You will immediately proceed to the Ford upon the Yadkin where you are to take command of all the troops, as well Continentals, as Militia, at present stationed in the Counties of Burke Mechlenburg, Rowan and Guildford; an Escort commanded by Col. Morgan will attend you and the Continental Cavalry will follow you with the utmost expectations—Upon your arrival at the Ford upon the Yadkin you will take the strongest position for the Encampment of the main body of your troops; and be particularly careful to secure your flanks, front & rear, by redoubts, abbattis, or some natural obstructions from the assault the Enemy’s Cavalry—I must desire you to acquaint me frequently as events render it necessary with your situation, wants & all extraordinary occurrences—I shall be constantly employed in equipping & preparing the troops here, and expected here for the field; and shall the moment you see it absolutely necessary march with all that can be put in motion to join you—as I wish the Enemy’s lines to be circumscribed and their range into the Country stopped; I request you will employ Col. Morgan with all the rifle men, Cavalry and light troops, to effect that desirable purpose—The great reinforcements that are coming forward and the powerful assistance, both by land and sea; that we daily expect from our Allies, are objects that will weigh with you as well as they do with me; and influence your conduct so as that the defensive war may at present be principally attended to—but in this, circumstances must and will govern and therefore I give you such discretionary powers as your Judgement, Experience and thorough knowledge of our Affairs renders necessary—when you detach Col. Morgan upon the particular services here mentioned you will be careful that there is no Officer of the party, who can by any military pretence dispute the command with him—You know that Gallant Officer’s services and Experience and how superior his talents must be, to those of this rank among the Troops under your command—as the army in this State are only fed from hand to mouth and have never had a magazine of provisions to depend upon, it is very difficult for me to instruct you on that head—I am well aware how precarious the Defence of any post must be, unless the supply of provisions is fixed and certain—at any rate you must not for the want of a Magazine risque the loss of the main body of the troops under your command; therefore as I have already said circumstances and your own military knowledge & Experience must upon this as well as other critical occasions be your guide. William Pendergast C. Genl purchases is ordered to send two of his assistants to the Yadkin to be under your orders—On the 15th of August last Col. Polk of Charlotte received my bills for £200.000 lawful money to purchase flour &c. for the army; he should be considered as a person to assist in furnishing your Troops—The district of Country on both sides of the Yadkin and the Moravin settlement will I conceive be able to furnish a considerable quantity of provisions, but you will endeavour all in your power to get your first supplies from the country between your lines & the Enemy. As my letters from Congress declare that the southern Army will speedily be augmented, to 15.000 men consisting of his most christian majesty’s Troops, Continentals and militia you are to hold all those now placed under your command in readiness to march to join me in the rout to Charles Town as you shall be directed by my future Instructions. Before I close these I must beg your particular attention to the Enemy’s Right wing and be careful they do not without your knowing it make a rapid march to Cross creek; should that movement take place you will give me Instant notice and prepare to march—sincerely wishing you honor & success, I am, Sir, your affectionate Humble servant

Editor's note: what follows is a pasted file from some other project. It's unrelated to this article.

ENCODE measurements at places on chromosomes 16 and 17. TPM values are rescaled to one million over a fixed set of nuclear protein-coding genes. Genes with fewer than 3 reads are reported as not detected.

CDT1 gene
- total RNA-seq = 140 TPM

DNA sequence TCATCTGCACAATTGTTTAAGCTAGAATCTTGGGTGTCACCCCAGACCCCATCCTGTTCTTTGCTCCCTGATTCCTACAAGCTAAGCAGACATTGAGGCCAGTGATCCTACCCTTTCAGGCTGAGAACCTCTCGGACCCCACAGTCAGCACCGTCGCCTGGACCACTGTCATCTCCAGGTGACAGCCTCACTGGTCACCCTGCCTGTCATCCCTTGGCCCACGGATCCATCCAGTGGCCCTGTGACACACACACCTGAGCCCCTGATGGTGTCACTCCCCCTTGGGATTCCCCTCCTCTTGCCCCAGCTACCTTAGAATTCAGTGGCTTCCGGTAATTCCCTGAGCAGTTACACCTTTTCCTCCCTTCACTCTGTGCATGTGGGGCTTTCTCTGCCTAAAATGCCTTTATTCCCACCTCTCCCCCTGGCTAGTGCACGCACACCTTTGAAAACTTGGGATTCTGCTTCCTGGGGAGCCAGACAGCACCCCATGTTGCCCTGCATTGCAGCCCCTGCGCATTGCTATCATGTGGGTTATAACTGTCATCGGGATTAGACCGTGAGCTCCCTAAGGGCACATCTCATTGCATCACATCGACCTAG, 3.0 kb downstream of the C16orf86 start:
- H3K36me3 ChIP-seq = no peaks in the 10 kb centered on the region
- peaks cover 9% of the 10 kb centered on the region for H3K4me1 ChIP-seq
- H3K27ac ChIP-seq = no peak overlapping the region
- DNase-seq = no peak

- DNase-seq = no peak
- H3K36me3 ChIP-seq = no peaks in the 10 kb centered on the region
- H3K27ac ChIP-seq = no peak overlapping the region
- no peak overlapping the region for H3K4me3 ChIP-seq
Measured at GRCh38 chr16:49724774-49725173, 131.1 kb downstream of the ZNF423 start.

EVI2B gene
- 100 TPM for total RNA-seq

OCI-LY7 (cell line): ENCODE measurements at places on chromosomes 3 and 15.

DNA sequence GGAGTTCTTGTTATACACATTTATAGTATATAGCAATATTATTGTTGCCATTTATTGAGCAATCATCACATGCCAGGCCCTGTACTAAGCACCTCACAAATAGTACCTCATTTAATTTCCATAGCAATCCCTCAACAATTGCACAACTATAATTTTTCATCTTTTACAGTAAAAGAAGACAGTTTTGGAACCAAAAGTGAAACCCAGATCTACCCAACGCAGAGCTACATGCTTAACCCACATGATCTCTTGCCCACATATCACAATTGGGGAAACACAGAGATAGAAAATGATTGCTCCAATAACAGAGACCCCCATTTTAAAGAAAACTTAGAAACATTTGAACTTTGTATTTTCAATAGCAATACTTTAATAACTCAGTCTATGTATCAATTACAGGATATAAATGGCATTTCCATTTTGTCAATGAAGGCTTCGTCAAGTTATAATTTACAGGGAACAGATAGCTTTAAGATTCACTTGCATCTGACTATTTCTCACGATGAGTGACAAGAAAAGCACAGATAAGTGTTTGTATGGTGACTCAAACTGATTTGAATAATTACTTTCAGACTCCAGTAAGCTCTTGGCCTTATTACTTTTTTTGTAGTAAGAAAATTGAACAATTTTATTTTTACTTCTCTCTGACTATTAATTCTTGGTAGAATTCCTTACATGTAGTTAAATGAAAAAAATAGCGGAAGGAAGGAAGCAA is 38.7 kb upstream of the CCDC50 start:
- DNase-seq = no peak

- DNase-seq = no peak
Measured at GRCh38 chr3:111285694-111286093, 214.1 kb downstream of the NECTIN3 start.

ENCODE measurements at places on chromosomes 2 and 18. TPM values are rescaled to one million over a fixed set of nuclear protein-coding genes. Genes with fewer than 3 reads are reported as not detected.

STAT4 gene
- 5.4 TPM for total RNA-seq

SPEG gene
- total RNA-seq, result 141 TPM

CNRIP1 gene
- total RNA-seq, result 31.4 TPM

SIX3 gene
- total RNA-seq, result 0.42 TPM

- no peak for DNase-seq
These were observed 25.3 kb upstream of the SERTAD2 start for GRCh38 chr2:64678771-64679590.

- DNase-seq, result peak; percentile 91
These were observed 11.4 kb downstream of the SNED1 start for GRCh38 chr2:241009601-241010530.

Horatio Gates